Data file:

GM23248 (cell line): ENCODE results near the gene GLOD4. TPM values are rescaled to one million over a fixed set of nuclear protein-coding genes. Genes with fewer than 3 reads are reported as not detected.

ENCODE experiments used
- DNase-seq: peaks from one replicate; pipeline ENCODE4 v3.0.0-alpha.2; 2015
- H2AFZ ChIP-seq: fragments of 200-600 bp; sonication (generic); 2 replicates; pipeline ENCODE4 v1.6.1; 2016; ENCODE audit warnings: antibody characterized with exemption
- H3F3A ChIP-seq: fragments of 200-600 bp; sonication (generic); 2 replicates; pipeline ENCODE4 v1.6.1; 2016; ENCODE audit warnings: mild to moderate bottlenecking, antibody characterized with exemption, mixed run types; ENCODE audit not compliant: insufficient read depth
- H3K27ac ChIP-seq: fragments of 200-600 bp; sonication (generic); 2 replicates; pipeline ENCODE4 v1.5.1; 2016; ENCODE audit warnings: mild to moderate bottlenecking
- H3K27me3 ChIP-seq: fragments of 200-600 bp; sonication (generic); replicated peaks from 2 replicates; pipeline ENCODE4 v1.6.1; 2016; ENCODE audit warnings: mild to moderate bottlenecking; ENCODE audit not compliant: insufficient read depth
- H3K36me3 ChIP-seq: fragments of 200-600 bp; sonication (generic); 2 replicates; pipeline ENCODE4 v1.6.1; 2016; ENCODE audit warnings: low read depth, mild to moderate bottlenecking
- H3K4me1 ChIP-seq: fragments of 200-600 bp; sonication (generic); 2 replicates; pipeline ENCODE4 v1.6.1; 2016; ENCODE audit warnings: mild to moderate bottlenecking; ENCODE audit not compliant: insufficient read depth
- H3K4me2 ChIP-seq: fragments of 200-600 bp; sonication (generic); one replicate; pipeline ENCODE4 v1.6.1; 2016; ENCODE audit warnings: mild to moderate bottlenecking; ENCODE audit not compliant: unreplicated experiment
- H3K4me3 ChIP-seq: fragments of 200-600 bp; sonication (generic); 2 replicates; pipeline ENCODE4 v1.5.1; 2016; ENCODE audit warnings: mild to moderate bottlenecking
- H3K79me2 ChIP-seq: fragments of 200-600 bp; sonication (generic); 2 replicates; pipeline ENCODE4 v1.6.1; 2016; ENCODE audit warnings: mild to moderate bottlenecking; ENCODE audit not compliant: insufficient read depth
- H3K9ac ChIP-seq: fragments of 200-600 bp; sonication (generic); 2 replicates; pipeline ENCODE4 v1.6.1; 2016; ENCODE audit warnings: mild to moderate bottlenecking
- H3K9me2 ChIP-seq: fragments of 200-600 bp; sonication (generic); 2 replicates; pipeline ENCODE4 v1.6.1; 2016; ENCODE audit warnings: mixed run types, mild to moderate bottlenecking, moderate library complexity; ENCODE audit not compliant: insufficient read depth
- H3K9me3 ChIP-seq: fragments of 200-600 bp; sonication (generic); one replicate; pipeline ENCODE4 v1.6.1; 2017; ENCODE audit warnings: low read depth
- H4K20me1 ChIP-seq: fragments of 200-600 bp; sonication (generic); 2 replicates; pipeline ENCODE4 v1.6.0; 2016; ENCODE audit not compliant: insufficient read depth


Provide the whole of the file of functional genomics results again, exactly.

GM23248 (cell line): ENCODE results near the gene GLOD4. TPM values are rescaled to one million over a fixed set of nuclear protein-coding genes. Genes with fewer than 3 reads are reported as not detected.

ENCODE experiments used
- DNase-seq: peaks from one replicate; pipeline ENCODE4 v3.0.0-alpha.2; 2015
- H2AFZ ChIP-seq: fragments of 200-600 bp; sonication (generic); 2 replicates; pipeline ENCODE4 v1.6.1; 2016; ENCODE audit warnings: antibody characterized with exemption
- H3F3A ChIP-seq: fragments of 200-600 bp; sonication (generic); 2 replicates; pipeline ENCODE4 v1.6.1; 2016; ENCODE audit warnings: mild to moderate bottlenecking, antibody characterized with exemption, mixed run types; ENCODE audit not compliant: insufficient read depth
- H3K27ac ChIP-seq: fragments of 200-600 bp; sonication (generic); 2 replicates; pipeline ENCODE4 v1.5.1; 2016; ENCODE audit warnings: mild to moderate bottlenecking
- H3K27me3 ChIP-seq: fragments of 200-600 bp; sonication (generic); replicated peaks from 2 replicates; pipeline ENCODE4 v1.6.1; 2016; ENCODE audit warnings: mild to moderate bottlenecking; ENCODE audit not compliant: insufficient read depth
- H3K36me3 ChIP-seq: fragments of 200-600 bp; sonication (generic); 2 replicates; pipeline ENCODE4 v1.6.1; 2016; ENCODE audit warnings: low read depth, mild to moderate bottlenecking
- H3K4me1 ChIP-seq: fragments of 200-600 bp; sonication (generic); 2 replicates; pipeline ENCODE4 v1.6.1; 2016; ENCODE audit warnings: mild to moderate bottlenecking; ENCODE audit not compliant: insufficient read depth
- H3K4me2 ChIP-seq: fragments of 200-600 bp; sonication (generic); one replicate; pipeline ENCODE4 v1.6.1; 2016; ENCODE audit warnings: mild to moderate bottlenecking; ENCODE audit not compliant: unreplicated experiment
- H3K4me3 ChIP-seq: fragments of 200-600 bp; sonication (generic); 2 replicates; pipeline ENCODE4 v1.5.1; 2016; ENCODE audit warnings: mild to moderate bottlenecking
- H3K79me2 ChIP-seq: fragments of 200-600 bp; sonication (generic); 2 replicates; pipeline ENCODE4 v1.6.1; 2016; ENCODE audit warnings: mild to moderate bottlenecking; ENCODE audit not compliant: insufficient read depth
- H3K9ac ChIP-seq: fragments of 200-600 bp; sonication (generic); 2 replicates; pipeline ENCODE4 v1.6.1; 2016; ENCODE audit warnings: mild to moderate bottlenecking
- H3K9me2 ChIP-seq: fragments of 200-600 bp; sonication (generic); 2 replicates; pipeline ENCODE4 v1.6.1; 2016; ENCODE audit warnings: mixed run types, mild to moderate bottlenecking, moderate library complexity; ENCODE audit not compliant: insufficient read depth
- H3K9me3 ChIP-seq: fragments of 200-600 bp; sonication (generic); one replicate; pipeline ENCODE4 v1.6.1; 2017; ENCODE audit warnings: low read depth
- H4K20me1 ChIP-seq: fragments of 200-600 bp; sonication (generic); 2 replicates; pipeline ENCODE4 v1.6.0; 2016; ENCODE audit not compliant: insufficient read depth